Letters to the Editor

In high school, who took auto shop? Boys. Does that mean girls don’t like auto shop? Maybe. But maybe they were never encouraged to try it.

Although an industry heavily dominated by men, women may be the solution to solving the U.S. manufacturing labor force shortages and skills gap challenges. Women constitute one of manufacturing’s largest pools of untapped talent – representing 47 percent of the U.S. labor force in 2016, but only 29 percent of the manufacturing workforce.

In honor of National Manufacturing Month, I’d like to shine a light on a company that is proactively addressing this disparity in South Carolina. MTU America, a manufacturer of off-highway diesel engines, is taking steps to help expose young women to opportunities in manufacturing. Annually, MTU hosts a "Girls Day" event, where 80 to 90 ninth-grade girls from high schools throughout Aiken County spend the day at MTU’s manufacturing plant learning about the high-paying and highly-skilled jobs performed by women at the plant.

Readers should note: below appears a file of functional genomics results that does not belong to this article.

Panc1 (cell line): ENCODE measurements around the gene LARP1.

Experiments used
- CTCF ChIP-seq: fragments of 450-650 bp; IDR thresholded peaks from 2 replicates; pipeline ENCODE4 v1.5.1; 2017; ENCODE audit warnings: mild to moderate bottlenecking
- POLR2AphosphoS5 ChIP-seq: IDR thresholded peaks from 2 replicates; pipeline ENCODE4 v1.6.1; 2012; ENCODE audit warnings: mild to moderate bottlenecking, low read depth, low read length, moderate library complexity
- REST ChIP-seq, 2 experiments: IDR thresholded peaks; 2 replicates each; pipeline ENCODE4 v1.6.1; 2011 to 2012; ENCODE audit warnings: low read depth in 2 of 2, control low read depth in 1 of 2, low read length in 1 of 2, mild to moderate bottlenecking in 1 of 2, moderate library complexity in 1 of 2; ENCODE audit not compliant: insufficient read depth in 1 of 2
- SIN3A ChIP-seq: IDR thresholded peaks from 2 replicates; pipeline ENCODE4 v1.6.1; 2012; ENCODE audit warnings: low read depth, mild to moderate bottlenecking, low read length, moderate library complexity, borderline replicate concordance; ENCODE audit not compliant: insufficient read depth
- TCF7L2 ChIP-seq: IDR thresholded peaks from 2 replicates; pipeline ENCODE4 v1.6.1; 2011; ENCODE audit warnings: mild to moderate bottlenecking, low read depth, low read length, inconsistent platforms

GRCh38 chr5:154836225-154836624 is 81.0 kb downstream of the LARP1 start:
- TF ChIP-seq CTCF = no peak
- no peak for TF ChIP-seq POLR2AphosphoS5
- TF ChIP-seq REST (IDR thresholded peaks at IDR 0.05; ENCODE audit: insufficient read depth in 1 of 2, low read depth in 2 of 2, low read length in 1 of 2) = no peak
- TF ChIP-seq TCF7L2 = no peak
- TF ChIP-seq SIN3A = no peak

Through programs like these, smart manufacturers can reach these talented young women with opportunities that they may otherwise never consider. Innovative thinking like this will help close the skills gap and build the diverse manufacturing workforce of the future.

Arjonetta Gaillard

human resources manager, MTU America